Why your female dogs fight?
Why your female dogs fight? The issue you are seeing is a very common one and unfortunately very difficult to manage. Countless households like yours with two female dogs living together see them get along very well until one or both hits social maturity. Social maturity in dogs is generally reached between the ages of 12 to 36 months, according to the Merk Veterinary Manual. The hormonal changes during heat cycles and pregnancy can exacerbate things, potentially causing very heated fights even between docile females. However, such fights may well endure months after heat/pregnancy because they may be competing for rank and their breeding rights, especially if a breeding male lives in the same household as well.
In nature, two females close to the same age would not live in such close proximity. Because of this unnatural setting, you are likely seeing the consequences. Fights between female dogs in the same household are among the most injurious and long-lasting. Fatalities can even occur since many of the worst fights go on so long with neither party doing anything to stop the aggressiveness. In cases in which fights or other aggressive tendencies are occurring between members of the same household, it is essential that steps be taken to prevent any subsequent injuries and to protect and maintain a high quality of life for both dogs and humans. Each case is unique and therefore the specific treatment must be customized, but some general strategies apply. When dogs are having trouble getting along to the point of exhibiting aggressiveness within the household, treatment involves three approaches.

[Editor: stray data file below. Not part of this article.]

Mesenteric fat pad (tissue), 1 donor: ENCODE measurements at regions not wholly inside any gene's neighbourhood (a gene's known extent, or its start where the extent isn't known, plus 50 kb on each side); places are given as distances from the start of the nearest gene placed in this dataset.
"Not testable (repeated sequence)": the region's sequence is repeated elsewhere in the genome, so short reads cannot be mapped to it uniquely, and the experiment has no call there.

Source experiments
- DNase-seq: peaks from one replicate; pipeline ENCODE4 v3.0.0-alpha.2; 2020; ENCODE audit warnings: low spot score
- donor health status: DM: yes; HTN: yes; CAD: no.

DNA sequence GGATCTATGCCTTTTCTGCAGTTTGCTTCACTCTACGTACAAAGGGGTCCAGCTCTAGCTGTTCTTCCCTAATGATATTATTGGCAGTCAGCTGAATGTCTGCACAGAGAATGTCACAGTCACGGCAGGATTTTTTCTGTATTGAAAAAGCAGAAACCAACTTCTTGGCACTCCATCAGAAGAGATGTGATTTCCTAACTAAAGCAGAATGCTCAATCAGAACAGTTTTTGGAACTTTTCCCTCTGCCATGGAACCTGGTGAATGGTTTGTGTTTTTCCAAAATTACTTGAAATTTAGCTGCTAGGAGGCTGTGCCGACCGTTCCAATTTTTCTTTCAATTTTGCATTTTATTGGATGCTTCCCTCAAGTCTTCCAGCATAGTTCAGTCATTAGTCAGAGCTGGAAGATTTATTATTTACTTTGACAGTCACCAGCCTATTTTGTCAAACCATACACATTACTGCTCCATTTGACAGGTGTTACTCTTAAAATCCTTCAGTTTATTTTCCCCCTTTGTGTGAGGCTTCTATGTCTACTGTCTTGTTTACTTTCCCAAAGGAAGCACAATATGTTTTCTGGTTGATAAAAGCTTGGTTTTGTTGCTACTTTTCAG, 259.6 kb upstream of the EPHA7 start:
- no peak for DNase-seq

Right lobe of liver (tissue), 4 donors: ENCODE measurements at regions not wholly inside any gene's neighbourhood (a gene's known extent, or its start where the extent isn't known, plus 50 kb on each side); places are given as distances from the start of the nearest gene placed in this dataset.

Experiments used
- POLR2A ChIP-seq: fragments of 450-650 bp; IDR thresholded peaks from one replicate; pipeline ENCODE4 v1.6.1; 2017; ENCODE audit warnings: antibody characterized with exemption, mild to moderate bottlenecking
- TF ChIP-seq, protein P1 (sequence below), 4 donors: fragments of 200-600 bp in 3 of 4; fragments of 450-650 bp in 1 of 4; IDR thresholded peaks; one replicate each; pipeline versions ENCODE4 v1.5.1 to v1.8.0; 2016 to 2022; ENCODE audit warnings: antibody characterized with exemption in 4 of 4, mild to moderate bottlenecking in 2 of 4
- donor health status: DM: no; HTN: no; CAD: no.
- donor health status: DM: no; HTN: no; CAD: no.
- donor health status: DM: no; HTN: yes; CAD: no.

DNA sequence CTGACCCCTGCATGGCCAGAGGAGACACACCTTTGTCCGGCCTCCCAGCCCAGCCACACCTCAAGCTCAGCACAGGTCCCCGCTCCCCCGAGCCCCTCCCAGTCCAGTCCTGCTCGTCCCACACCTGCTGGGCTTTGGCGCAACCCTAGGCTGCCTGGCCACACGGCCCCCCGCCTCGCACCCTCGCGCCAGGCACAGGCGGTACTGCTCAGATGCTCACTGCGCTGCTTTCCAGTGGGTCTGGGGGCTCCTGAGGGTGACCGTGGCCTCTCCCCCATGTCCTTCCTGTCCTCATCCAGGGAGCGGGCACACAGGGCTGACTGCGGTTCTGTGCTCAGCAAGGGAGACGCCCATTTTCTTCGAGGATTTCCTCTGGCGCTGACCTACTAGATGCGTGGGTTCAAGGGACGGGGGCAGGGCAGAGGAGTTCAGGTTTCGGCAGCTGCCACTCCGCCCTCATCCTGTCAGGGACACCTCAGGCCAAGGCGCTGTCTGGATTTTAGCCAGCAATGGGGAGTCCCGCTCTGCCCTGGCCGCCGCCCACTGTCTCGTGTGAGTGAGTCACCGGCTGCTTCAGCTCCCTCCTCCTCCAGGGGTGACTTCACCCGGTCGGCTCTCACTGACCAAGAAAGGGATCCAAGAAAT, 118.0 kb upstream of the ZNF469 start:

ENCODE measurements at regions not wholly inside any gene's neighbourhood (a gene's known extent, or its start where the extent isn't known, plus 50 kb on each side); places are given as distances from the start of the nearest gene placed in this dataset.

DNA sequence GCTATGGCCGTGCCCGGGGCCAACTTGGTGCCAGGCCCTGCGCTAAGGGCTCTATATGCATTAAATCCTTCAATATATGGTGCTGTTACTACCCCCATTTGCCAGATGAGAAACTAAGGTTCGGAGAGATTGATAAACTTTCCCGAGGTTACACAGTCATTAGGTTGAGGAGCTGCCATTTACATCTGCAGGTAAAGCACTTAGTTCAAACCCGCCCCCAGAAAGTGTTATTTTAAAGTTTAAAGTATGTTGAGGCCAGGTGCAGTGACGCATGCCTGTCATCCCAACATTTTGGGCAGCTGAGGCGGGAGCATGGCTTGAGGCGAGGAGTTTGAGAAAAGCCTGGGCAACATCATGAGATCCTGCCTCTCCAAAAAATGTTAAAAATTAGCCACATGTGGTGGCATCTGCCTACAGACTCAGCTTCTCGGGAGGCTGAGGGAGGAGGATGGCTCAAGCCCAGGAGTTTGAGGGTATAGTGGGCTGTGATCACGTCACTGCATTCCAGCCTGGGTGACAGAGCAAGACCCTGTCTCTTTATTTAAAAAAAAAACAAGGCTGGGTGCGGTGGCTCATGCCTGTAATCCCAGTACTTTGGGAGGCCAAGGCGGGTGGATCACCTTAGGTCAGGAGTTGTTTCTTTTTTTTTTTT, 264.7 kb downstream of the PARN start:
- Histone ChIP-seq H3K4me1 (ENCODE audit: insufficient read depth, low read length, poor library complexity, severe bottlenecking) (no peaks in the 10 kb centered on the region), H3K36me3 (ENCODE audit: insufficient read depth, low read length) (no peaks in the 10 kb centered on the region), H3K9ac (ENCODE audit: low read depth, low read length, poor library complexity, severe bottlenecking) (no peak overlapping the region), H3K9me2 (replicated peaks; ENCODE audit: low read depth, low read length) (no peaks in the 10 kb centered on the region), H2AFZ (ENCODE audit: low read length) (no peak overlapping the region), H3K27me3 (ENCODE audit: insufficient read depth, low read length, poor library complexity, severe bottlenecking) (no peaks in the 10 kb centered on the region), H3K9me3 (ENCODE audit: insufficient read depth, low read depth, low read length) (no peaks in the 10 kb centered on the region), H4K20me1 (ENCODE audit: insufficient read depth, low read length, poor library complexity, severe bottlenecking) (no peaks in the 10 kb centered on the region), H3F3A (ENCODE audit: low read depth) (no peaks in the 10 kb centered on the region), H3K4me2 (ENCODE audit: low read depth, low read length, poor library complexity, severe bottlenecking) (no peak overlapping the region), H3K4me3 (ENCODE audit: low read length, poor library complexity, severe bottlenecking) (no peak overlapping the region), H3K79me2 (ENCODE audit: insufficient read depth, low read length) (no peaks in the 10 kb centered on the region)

The first strategy is to manage the situation for safety so that there are not opportunities for threats, fights, or injuries. The second strategy is to teach all of the dogs that the way to get what they want in the house is to be polite and patient rather than being pushy and demanding. The third strategy is to work extremely hard so that every dog in the household becomes rock solid at performing basic behaviors on cue.
Hopefully, trainers and behaviorists will continue to try new techniques that will make resolution of the problem of two female dogs fighting in the home a more frequent occurrence.